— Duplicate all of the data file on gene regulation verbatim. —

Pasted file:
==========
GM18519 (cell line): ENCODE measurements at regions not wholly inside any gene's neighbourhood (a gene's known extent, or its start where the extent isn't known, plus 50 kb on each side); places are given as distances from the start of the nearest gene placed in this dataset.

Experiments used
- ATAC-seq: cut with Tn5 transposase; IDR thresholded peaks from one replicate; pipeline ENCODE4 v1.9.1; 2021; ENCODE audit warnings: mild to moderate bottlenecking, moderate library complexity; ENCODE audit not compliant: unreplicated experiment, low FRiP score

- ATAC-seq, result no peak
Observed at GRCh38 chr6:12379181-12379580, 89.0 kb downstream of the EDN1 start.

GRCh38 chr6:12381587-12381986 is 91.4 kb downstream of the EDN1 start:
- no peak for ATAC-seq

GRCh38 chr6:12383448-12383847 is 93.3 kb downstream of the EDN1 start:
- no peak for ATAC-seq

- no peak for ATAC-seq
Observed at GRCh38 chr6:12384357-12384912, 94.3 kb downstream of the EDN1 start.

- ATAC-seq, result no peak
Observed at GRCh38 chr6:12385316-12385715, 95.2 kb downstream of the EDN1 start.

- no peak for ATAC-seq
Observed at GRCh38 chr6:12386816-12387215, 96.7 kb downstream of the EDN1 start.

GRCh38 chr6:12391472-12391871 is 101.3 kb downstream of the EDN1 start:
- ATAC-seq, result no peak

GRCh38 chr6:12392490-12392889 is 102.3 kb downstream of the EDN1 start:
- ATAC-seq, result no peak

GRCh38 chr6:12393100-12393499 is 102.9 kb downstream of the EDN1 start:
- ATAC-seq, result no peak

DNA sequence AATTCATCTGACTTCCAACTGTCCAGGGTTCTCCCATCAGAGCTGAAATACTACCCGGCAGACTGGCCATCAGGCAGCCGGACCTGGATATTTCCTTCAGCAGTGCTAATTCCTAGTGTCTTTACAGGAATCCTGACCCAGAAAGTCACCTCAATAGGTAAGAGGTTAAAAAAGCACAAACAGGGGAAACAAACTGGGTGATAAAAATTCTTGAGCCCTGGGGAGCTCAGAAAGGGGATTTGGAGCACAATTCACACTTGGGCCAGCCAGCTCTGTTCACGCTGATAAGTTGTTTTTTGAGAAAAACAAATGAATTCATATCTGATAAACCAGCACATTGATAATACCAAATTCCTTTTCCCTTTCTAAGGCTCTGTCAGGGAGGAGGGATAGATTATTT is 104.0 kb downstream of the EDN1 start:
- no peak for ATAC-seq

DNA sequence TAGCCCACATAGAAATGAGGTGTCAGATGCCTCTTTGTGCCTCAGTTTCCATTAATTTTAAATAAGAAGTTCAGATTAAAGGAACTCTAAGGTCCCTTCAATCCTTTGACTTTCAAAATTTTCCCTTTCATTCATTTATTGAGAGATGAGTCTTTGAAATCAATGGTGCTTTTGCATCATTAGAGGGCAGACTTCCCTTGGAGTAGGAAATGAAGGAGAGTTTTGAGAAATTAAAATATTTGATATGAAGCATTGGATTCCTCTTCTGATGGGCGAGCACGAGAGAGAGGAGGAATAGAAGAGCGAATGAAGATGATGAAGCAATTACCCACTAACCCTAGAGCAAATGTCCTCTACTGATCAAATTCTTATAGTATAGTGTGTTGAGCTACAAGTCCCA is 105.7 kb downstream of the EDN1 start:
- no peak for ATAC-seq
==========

GM18519 (cell line): ENCODE measurements at regions not wholly inside any gene's neighbourhood (a gene's known extent, or its start where the extent isn't known, plus 50 kb on each side); places are given as distances from the start of the nearest gene placed in this dataset.

Experiments used
- ATAC-seq: cut with Tn5 transposase; IDR thresholded peaks from one replicate; pipeline ENCODE4 v1.9.1; 2021; ENCODE audit warnings: mild to moderate bottlenecking, moderate library complexity; ENCODE audit not compliant: unreplicated experiment, low FRiP score

- ATAC-seq, result no peak
Observed at GRCh38 chr6:12379181-12379580, 89.0 kb downstream of the EDN1 start.

GRCh38 chr6:12381587-12381986 is 91.4 kb downstream of the EDN1 start:
- no peak for ATAC-seq

GRCh38 chr6:12383448-12383847 is 93.3 kb downstream of the EDN1 start:
- no peak for ATAC-seq

- no peak for ATAC-seq
Observed at GRCh38 chr6:12384357-12384912, 94.3 kb downstream of the EDN1 start.

- ATAC-seq, result no peak
Observed at GRCh38 chr6:12385316-12385715, 95.2 kb downstream of the EDN1 start.

- no peak for ATAC-seq
Observed at GRCh38 chr6:12386816-12387215, 96.7 kb downstream of the EDN1 start.

GRCh38 chr6:12391472-12391871 is 101.3 kb downstream of the EDN1 start:
- ATAC-seq, result no peak

GRCh38 chr6:12392490-12392889 is 102.3 kb downstream of the EDN1 start:
- ATAC-seq, result no peak

GRCh38 chr6:12393100-12393499 is 102.9 kb downstream of the EDN1 start:
- ATAC-seq, result no peak

DNA sequence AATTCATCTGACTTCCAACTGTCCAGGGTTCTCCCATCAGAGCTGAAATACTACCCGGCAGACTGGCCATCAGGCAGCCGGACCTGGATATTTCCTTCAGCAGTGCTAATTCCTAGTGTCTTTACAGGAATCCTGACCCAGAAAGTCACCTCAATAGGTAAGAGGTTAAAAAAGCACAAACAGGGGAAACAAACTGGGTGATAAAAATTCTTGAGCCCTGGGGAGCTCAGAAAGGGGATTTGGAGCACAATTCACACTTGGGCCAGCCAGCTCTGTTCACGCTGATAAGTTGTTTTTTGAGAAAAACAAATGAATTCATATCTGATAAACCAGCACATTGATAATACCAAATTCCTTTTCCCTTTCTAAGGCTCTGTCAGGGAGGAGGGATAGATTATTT is 104.0 kb downstream of the EDN1 start:
- no peak for ATAC-seq

DNA sequence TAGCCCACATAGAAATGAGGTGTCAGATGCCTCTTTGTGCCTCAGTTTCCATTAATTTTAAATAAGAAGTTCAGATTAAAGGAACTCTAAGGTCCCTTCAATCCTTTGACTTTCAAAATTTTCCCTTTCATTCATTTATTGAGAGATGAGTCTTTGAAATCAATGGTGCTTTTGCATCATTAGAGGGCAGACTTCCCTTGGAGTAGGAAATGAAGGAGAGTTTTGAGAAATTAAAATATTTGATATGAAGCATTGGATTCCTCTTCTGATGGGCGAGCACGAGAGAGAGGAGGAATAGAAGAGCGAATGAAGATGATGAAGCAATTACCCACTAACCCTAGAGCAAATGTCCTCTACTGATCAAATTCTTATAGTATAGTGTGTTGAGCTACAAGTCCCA is 105.7 kb downstream of the EDN1 start:
- no peak for ATAC-seq